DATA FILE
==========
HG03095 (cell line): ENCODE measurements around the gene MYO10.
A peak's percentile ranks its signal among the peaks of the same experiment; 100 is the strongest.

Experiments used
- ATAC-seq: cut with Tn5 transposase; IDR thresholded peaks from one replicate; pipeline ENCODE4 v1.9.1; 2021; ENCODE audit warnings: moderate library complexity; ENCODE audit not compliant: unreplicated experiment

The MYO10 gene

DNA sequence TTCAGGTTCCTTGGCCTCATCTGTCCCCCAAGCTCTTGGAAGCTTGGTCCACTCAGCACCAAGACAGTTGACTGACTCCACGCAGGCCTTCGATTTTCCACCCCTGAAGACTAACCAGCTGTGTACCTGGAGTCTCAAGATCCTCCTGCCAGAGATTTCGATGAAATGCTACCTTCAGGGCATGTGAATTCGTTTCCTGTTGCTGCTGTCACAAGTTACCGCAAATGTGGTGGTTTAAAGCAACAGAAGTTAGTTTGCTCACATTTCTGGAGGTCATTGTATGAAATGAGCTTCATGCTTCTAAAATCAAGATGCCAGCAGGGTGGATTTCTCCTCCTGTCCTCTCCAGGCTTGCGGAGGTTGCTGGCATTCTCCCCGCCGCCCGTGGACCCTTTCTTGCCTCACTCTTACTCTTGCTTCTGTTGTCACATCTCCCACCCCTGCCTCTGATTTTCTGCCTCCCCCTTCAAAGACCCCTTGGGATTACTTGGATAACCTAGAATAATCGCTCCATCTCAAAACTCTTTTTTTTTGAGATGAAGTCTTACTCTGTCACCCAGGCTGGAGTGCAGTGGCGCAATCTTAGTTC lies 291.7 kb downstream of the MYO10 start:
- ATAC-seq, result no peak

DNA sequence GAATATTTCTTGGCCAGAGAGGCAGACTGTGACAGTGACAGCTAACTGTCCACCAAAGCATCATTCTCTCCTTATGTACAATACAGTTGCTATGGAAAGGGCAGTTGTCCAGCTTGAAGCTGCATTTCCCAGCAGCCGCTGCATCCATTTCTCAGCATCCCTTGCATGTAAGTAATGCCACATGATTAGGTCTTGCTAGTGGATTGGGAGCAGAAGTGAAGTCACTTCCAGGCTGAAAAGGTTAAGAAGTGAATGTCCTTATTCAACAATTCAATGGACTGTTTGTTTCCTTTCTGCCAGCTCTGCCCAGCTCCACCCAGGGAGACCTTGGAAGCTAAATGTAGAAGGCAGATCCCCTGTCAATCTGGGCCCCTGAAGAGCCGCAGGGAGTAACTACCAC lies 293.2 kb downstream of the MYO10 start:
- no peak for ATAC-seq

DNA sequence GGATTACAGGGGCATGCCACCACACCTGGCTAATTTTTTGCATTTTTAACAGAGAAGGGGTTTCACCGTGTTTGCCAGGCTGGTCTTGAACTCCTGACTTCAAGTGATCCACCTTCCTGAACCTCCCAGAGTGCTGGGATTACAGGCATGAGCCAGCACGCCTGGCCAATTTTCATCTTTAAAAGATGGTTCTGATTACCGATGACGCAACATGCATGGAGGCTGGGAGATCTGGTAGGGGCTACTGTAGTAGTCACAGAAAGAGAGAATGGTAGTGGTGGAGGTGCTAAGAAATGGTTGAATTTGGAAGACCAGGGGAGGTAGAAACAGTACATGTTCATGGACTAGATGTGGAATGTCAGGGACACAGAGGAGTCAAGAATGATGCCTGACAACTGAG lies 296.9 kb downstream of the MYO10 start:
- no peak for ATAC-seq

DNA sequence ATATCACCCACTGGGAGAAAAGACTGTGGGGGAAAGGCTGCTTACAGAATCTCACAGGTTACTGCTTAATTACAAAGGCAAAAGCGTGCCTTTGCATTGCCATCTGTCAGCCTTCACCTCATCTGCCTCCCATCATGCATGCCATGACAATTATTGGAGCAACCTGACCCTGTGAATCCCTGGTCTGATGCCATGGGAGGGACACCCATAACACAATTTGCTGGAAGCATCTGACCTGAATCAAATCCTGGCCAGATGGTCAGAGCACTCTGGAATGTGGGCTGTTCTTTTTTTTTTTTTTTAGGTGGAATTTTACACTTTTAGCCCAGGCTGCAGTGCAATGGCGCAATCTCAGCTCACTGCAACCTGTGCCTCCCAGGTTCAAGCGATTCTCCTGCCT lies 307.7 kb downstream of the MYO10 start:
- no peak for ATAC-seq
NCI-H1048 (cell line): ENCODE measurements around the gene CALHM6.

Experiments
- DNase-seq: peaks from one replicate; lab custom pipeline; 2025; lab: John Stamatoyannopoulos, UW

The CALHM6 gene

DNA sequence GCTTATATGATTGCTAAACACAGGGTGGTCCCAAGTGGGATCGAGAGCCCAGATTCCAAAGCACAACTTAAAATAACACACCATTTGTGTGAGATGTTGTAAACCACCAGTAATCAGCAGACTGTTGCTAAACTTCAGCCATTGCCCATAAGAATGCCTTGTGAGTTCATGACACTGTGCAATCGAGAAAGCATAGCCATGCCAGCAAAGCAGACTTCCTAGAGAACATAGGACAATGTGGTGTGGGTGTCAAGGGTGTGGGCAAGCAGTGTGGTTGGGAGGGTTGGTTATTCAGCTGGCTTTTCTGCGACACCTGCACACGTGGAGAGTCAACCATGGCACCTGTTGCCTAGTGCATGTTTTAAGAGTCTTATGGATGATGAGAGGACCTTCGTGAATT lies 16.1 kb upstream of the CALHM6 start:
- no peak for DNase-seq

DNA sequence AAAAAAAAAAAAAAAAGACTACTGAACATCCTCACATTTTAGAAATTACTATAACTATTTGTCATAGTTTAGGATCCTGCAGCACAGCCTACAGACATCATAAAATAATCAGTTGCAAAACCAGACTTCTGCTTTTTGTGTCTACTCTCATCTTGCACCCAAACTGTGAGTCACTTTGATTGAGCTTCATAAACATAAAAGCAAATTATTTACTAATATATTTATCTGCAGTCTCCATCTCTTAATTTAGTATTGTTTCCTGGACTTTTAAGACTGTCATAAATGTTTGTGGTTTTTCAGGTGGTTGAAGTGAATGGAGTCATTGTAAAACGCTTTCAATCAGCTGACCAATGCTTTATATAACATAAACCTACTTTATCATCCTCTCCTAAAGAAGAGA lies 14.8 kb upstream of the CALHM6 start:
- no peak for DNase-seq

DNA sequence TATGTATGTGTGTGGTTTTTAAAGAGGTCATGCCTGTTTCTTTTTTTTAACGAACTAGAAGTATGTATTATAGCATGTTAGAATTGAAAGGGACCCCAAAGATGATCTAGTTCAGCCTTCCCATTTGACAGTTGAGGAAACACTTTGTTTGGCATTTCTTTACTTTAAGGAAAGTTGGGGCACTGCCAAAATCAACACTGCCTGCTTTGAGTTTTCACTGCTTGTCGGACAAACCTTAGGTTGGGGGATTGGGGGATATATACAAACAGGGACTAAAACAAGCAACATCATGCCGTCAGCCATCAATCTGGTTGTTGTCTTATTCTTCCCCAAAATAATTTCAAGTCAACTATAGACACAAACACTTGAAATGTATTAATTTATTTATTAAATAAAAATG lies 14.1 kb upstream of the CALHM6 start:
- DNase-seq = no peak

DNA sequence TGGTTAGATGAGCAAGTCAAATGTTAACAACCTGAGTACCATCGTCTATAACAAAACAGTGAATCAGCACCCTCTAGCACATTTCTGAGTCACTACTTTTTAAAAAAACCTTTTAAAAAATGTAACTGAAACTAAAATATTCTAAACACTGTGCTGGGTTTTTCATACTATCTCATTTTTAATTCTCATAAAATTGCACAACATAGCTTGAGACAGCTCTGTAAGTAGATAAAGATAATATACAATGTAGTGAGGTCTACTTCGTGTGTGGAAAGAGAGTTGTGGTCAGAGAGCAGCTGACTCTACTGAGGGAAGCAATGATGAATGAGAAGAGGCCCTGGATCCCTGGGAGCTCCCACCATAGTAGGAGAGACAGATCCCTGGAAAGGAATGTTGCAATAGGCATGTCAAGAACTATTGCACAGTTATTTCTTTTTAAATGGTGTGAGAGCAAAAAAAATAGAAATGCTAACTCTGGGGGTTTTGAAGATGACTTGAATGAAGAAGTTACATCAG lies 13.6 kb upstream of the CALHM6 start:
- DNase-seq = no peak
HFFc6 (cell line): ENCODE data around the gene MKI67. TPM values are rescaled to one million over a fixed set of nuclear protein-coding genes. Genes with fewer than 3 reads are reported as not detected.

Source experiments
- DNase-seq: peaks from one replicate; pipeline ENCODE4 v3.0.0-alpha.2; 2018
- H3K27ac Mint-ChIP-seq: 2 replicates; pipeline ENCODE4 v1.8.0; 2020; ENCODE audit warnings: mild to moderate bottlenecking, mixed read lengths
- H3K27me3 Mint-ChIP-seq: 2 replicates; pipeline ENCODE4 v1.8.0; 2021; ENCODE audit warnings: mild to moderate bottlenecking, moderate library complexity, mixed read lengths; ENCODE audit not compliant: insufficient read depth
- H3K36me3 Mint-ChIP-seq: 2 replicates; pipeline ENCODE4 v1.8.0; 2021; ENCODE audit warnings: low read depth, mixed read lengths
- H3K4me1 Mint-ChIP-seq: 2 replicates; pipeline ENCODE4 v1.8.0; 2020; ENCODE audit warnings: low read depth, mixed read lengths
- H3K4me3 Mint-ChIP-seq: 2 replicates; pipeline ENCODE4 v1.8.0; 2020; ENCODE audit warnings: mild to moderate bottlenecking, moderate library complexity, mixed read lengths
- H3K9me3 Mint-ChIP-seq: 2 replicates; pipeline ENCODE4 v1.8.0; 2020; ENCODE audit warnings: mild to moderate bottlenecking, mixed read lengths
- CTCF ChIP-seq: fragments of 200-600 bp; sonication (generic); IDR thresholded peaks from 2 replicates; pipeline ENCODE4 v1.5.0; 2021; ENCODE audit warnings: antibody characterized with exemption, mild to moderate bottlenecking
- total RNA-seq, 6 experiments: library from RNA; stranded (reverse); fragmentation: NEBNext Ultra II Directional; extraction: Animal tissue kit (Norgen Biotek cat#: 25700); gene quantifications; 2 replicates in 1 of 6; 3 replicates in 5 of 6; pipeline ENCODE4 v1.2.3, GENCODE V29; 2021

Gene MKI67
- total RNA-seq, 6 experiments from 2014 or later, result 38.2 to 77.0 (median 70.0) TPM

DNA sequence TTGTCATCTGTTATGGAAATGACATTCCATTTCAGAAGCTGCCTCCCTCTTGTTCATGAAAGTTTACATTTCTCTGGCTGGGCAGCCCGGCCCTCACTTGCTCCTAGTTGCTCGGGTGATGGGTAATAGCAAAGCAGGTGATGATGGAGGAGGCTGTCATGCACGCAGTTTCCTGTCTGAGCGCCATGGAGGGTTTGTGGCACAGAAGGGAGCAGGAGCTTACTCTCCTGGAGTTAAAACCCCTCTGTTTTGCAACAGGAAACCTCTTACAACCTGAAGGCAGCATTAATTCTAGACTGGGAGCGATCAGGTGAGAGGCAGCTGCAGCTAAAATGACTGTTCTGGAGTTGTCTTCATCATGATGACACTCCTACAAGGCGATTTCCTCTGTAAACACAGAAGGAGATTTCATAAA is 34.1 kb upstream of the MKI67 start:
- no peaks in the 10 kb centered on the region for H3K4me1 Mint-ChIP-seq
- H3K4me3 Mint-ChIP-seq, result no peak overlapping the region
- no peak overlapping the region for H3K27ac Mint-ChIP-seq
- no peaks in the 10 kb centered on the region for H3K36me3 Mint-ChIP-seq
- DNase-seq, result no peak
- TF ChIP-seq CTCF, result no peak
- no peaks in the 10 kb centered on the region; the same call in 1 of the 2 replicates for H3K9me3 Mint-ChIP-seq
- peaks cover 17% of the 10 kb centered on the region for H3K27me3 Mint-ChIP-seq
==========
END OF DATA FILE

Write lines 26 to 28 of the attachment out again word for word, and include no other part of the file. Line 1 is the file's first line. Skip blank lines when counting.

HFFc6 (cell line): ENCODE data around the gene MKI67. TPM values are rescaled to one million over a fixed set of nuclear protein-coding genes. Genes with fewer than 3 reads are reported as not detected.

Source experiments
- DNase-seq: peaks from one replicate; pipeline ENCODE4 v3.0.0-alpha.2; 2018